Tottenham were able to execute the same defensive tactic in the middle and their own final third of the pitch, no matter how far Liverpool pushed them back. Here’s how they did it. In our first example, Lo Celso tracked the run of Robertson, while Jones looked for a passing option. Before Robertson had entered Spurs’ final third of the pitch, Aurier shifted to his right to prevent Jones from dribbling forward, while Højbjerg began to move into the Spurs backline taking Aurier’s place.


In the example below, Robertson is closed down by Moura, who rarely left his side. Aurier moves out of the Spurs backline to track Mané, while Sissoko moves into the right full-back position, making up a back four and allowing Moura and Aurier to press the wide spaces, and potentially create a turnover of the ball. What is also noticable is that Spurs are in a 4-4-1-1 shape here, with 10 men behind the ball and 80 minutes on the clock. A very defensive mindset, and difficult to break out of it, thus inviting copious amounts of pressure. Spurs have had a habit of throwing away games in the second half.



One of the interesting developments this season has been the rapid ascent of Reece James who has arguably been the best right back in the EPL. Whilst he isn't as technically as refined as Trent Alexander-Arnold at crossing the ball, or long passing.. he is not that far behind and in other areas he is demonstrably superior, for example in the air (75% success v 20% success in favour of James in aerial duels) and his general defensive positioning, with a better balance between defence and attack.

With Matip out, Jose targeted the half space between Trent and the inexperienced Williams as his key route to goal. We talked about it before the game and it proved to be the defining area of the pitch for the 90 minutes, with all of Spurs' major chances coming through this avenue. First of all we had the Son goal, where Trent was in the opponents half and instead of sprinting back to his position to catch up to Son, he decided to hound the man in possession Lo Celso. This should be a midfielder's job and by performing this action, he left his defence dangerously exposed.


As we can see from the below image, Trent is by the centre circle whilst Tottenham's most dangerous player is unmarked and ready to be unleashed against the most inexperienced defender on the pitch, Rhys Williams. It was only ever going to end up in a goal. This was shocking management by Klopp because Fabinho should have played down the right hand side, as he knows Son favours the inside left channel. Furthermore Trent's in-game tactical awareness was also poor. Whilst this should have been a warning sign for Liverpool, as we will see.. things nearly went from bad to worse.


In the second half, Jose put Bergwijn down the left. The Dutchman would make a number of dynamic runs in the left half space, latching on to flick ons by Son and using his strength to get away from Trent and Williams. Both times he failed to execute accordingly and Jose would be left ruing his luck...tactically Jose had nailed it and was seriously unlucky to not be rewarded for spotting this vulnerable aspect of Liverpool's backline. Liverpool's opponents this season should take a leaf of this approach by Tottenham but in truth you do need players of the calibre of Son to truly exploit it.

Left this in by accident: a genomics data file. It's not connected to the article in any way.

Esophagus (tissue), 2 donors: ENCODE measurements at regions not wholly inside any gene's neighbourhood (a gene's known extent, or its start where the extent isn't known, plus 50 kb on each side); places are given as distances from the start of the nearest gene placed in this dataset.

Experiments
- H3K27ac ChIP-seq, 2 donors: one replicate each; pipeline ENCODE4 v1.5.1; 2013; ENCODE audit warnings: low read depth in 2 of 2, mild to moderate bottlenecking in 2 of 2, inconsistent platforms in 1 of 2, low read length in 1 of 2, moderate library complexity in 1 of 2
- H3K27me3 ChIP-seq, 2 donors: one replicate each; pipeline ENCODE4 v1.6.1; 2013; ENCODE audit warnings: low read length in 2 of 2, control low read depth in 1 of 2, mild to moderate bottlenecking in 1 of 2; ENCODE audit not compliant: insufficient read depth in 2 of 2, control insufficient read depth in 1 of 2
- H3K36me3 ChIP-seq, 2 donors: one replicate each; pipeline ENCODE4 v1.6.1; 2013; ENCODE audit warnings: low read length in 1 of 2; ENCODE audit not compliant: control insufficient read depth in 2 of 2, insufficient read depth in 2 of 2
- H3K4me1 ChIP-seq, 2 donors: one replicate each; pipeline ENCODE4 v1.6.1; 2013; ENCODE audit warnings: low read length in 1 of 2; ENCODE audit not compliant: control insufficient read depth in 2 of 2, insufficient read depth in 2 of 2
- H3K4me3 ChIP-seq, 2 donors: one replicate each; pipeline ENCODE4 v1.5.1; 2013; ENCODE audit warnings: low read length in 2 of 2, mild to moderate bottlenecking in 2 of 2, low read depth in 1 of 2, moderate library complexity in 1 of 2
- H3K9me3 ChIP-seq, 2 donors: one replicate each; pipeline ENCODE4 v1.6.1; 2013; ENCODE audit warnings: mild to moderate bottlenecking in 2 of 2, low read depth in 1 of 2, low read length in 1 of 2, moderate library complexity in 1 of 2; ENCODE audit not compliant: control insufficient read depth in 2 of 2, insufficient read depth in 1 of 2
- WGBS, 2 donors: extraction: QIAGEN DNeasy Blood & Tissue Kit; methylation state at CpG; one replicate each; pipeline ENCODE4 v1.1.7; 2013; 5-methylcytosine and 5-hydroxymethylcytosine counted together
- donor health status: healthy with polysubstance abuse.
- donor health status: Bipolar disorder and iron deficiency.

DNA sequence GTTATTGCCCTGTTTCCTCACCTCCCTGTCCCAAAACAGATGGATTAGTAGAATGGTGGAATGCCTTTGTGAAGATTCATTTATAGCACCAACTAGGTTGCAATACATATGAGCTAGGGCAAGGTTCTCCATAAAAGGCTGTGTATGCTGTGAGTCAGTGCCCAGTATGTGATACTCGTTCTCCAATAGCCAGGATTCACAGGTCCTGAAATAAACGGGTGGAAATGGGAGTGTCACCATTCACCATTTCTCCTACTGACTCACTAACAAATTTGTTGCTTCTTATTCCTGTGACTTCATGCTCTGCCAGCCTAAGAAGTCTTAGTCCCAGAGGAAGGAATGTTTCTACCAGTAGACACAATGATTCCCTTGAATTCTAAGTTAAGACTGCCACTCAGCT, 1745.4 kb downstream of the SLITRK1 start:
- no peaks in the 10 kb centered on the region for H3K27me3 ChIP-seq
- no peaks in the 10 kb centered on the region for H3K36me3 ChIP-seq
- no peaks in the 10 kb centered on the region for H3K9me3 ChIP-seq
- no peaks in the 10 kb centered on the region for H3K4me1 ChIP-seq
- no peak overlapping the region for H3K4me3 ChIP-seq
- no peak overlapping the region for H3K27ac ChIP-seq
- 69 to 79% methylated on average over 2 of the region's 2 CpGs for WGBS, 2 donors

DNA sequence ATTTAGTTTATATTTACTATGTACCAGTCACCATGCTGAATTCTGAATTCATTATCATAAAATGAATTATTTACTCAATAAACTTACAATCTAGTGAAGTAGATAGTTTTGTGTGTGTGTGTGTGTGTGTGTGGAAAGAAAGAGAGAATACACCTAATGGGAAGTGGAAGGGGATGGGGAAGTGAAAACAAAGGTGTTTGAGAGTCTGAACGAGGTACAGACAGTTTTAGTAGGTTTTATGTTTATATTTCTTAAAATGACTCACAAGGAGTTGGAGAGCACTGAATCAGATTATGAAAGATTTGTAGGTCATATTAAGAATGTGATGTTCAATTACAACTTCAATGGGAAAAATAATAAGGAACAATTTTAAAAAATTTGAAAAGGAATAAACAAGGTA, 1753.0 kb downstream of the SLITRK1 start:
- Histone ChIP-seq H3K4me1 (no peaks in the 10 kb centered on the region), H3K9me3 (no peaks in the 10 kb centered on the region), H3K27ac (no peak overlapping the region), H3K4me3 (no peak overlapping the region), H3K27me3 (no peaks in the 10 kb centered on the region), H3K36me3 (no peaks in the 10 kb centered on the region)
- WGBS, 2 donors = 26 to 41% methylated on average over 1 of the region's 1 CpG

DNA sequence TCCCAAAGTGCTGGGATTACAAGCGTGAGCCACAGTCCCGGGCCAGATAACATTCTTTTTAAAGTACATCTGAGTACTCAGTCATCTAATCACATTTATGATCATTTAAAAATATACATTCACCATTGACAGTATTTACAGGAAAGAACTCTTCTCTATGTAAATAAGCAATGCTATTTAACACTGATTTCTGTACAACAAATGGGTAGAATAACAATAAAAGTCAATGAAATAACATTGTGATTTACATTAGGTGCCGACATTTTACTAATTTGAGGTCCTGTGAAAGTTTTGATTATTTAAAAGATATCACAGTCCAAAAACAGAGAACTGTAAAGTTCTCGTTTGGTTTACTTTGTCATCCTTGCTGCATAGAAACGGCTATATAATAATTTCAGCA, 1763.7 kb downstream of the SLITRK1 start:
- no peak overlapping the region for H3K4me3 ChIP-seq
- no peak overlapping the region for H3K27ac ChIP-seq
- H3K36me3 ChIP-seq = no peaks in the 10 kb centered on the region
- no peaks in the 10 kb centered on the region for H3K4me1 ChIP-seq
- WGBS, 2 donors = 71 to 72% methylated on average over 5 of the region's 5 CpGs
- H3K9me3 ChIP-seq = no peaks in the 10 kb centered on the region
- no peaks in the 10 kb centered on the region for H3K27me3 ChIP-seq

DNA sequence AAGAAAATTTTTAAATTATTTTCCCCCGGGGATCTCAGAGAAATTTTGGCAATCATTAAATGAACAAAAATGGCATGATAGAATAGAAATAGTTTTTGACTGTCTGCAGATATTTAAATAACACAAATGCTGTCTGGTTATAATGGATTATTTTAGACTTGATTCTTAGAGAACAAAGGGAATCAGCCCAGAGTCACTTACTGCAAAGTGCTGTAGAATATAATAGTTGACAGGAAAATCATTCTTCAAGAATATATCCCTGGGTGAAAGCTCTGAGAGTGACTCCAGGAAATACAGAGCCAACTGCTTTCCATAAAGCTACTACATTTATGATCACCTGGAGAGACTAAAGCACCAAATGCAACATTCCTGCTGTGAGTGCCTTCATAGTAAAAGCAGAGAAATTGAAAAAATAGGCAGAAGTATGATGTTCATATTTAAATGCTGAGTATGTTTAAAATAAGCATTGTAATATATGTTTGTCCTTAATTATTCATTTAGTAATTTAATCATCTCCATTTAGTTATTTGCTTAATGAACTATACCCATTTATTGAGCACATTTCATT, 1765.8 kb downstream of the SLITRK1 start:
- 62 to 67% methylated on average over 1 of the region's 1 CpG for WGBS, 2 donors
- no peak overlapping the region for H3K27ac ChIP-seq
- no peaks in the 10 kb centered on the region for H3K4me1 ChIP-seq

Jose was the beneficiary of a famous slip at Anfield which put paid to Liverpool's title hopes, thus allowing City to walk away with the title. Yesterday at the death, Tottenham's set piece positioning would go awry after an untimely slip left them outnumbered. This allowed the much maligned Firmino to take advantage of the uncertainty. He cleverly pushed away Alderwierald - who would also lose his footing - and plant the ball sweetly into the top corner. Cue pandemonium and heartbreak for a Spurs side who despite being second best for large spells of the game, had the better quality of chances in front of goal.



Despite Spurs playing extremely negatively for the most part, Mourinho can feel aggreived that his team did not come away with a win or at least a draw. To lose a game like that, where tactically he had outthought the opposition and calculated exactly where to strike, only too see his players fail to execute the gameplan right at the final hurdle will be a bitter pill to swallow. This is the downside of Mourinho's scheming and football philosophy... far from being about minimising errors, it is all about making the right decision at the right time but you do not have many opportunities to get it right as chance production is so low. In stark contrast, Liverpool play with a lot more freedom, are free to make a series of blunders knowing they are constantly in control of the game. Thus 9 times out of 10, they will more often win than not and so it proved.